Histoplasma capsulatum is a dimorphic fungus with a wide geographic distribution. It is most prevalent in the Mississippi and Ohio river valleys in the USA and in Central and South America.3,4 Histoplasmosis also occurs, although less commonly, in Africa, the Indian subcontinent, Southeast Asia, China, and Australia.58 In Africa, H. capsulatum var. duboisii coexists with H. capsulatum var. capsulatum.4 Histoplasmosis is acquired through inhalation of the fungus, usually from contaminated soil. The presence of H. capsulatum in the soil is strongly linked to the presence of bird and bat guano.3

Even though the organism was isolated from a soil sample in a cave in northern Israel in 1977, and subsequently from a dead bat from the same cave, it is not considered endemic to the eastern Mediterranean region or the Middle East. The organism recovered was confirmed to be H. capsulatum by the CDC.9

All histoplasmosis infections previously diagnosed in Israel had been contracted in Central or South America, with the exception of a single case acquired in the USA.10

We hypothesize that the patient was infected through contact with bat droppings near her village of residence. She does not recall an obvious source of exposure and has never traveled out of Israel, but she resides near the cave of Yodfat in the Galilee region where the organism was isolated back in 1977.9 It is also possible that the patient inhaled the fungus several months earlier when construction workers were building a new neighborhood near her place of residence. During these construction works, several caves were excavated by the Israel Antiquities Authority and then blown up. The village residents recalled a cloud of dust that resulted from these events. We searched the cave of Yodfat, which is now visited frequently by tourists, and found no bats. Environmental samples from this cave did not contain the fungus. The lack of a clear event of exposure is not surprising, as in some cohorts of histoplasmosis cases, only around 20% of patients recall exposure to caves, bats, or birds.11,12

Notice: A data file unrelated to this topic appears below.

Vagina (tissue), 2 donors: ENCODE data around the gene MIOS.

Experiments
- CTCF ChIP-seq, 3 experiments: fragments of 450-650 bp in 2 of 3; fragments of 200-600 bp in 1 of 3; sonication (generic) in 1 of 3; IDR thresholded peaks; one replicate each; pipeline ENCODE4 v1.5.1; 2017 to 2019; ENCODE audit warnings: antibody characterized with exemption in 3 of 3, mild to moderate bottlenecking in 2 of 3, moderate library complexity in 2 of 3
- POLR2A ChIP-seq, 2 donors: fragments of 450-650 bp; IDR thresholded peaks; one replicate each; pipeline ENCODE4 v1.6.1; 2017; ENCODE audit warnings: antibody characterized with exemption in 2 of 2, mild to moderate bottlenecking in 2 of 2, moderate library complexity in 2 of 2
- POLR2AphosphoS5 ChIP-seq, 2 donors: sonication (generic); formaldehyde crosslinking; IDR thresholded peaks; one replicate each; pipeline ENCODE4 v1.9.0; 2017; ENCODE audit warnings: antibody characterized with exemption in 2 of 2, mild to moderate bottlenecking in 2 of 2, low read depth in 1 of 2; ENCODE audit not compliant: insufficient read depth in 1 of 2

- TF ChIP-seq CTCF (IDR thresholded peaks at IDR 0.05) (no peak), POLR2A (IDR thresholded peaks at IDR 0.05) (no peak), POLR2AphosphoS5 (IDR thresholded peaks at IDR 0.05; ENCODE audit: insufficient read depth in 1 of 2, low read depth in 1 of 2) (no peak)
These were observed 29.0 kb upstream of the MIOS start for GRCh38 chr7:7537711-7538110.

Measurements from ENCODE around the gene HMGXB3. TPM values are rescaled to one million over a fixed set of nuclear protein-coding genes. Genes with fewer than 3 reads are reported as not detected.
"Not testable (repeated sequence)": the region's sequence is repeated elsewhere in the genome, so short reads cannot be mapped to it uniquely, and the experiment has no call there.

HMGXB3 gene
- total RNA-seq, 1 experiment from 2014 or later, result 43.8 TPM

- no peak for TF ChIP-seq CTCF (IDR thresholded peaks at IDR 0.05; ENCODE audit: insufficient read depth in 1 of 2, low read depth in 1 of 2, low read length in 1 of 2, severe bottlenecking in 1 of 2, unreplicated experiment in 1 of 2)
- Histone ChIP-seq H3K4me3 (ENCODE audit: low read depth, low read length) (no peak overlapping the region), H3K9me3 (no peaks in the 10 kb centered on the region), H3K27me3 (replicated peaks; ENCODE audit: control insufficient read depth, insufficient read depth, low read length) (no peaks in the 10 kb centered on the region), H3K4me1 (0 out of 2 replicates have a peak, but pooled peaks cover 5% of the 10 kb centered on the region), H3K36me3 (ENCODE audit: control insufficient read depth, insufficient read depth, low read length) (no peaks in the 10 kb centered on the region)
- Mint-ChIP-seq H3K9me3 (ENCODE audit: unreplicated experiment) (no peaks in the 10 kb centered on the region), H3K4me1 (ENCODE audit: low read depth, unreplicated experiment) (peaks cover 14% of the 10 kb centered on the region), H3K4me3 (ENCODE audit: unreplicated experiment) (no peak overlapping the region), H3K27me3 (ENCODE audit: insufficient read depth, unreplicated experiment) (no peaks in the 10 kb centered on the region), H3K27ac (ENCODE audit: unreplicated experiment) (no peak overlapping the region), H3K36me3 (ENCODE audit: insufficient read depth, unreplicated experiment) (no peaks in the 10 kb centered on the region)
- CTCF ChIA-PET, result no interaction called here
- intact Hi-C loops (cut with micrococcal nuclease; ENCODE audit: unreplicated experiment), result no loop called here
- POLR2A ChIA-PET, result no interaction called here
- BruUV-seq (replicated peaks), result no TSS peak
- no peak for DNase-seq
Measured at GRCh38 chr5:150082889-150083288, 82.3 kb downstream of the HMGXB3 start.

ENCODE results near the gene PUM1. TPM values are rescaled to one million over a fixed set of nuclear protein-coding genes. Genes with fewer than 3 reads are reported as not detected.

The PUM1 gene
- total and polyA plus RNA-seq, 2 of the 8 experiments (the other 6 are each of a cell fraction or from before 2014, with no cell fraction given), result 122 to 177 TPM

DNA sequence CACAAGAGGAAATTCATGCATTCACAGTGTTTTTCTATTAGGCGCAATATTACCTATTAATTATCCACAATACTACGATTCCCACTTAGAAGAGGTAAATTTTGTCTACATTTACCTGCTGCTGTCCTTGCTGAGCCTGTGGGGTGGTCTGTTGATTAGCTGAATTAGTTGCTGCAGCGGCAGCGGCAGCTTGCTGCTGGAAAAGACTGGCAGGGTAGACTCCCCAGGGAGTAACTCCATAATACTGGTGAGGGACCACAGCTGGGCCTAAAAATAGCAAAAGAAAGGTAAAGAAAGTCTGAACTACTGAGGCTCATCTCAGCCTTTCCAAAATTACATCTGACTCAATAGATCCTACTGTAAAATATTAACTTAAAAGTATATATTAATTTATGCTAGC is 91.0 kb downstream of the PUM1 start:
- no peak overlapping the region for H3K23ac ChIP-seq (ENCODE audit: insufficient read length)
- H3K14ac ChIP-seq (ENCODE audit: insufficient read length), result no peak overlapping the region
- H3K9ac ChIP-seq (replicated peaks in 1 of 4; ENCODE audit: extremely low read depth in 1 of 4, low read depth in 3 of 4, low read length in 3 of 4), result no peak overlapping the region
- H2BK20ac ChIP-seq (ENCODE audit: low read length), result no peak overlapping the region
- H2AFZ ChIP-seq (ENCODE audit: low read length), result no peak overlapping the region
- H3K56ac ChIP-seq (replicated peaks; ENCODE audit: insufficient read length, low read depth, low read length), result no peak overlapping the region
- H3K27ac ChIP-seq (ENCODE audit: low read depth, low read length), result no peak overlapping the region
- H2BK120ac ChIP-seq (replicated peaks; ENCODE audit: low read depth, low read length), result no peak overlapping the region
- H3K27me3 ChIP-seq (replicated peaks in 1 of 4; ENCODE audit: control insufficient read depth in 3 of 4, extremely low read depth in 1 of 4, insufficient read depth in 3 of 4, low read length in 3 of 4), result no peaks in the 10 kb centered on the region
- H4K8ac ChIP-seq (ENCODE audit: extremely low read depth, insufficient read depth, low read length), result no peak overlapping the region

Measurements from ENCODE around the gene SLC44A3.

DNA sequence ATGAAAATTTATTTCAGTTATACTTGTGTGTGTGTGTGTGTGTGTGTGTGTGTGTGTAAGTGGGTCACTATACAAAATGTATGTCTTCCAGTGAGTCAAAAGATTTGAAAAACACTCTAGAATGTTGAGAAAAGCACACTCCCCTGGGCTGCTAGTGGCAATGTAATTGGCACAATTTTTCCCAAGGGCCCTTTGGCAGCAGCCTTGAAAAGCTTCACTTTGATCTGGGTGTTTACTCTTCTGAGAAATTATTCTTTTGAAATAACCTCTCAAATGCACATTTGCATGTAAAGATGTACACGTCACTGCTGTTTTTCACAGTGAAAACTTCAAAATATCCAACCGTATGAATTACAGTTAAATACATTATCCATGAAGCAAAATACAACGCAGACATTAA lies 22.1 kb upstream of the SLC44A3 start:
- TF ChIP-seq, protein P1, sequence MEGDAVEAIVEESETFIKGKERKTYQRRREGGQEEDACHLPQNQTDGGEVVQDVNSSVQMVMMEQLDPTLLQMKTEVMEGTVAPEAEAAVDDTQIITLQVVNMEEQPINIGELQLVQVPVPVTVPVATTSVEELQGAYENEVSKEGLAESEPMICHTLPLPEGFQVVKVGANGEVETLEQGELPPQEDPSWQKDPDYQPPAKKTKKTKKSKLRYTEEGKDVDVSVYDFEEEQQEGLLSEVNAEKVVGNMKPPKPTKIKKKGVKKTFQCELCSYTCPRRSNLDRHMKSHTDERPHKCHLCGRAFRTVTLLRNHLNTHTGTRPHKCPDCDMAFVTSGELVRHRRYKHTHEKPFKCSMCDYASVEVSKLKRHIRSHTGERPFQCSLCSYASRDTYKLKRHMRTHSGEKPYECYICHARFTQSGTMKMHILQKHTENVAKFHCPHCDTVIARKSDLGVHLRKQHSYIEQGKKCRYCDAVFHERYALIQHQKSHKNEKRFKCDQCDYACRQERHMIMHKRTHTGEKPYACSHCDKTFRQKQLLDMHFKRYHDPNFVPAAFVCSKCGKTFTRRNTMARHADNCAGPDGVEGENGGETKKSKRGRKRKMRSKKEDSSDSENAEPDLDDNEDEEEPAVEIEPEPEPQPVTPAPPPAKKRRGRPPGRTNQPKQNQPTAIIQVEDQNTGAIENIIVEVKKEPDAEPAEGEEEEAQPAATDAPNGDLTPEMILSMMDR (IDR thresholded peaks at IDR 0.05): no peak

No cases of autochthonous H. capsulatum infection have been previously reported in Israel, or in the Middle East, although it is likely that cases occurred and went undiagnosed. One case was previously reported from Turkey.12 Laryngeal histoplasmosis is an uncommon presentation of Histoplasma infection, so that it is likely that other cases with pulmonary manifestations went undiagnosed because of lack of awareness. Only serologic studies in residents of the Galilee area would provide an estimate of how common histoplasmosis actually is.

The patient had laryngeal involvement of Histoplasma infection, along with symptoms suggestive of a disseminated disease. Less than 100 cases of laryngeal histoplasmosis have been reported. It is commonly assumed that laryngeal infection is secondary to hematogenous spread to the larynx, although direct infection through inhalation, or secondary infection through respiratory secretions, is also possible. Common presenting symptoms are hoarseness, dysphagia, and cough, as well as systemic symptoms such as weight loss, low-grade fever, and fatigue.1316 Laryngeal endoscopic examination usually reveals a nodule or an ulcerated mass in the supraglottic area, mimicking laryngeal cancer or tuberculosis.13,15,16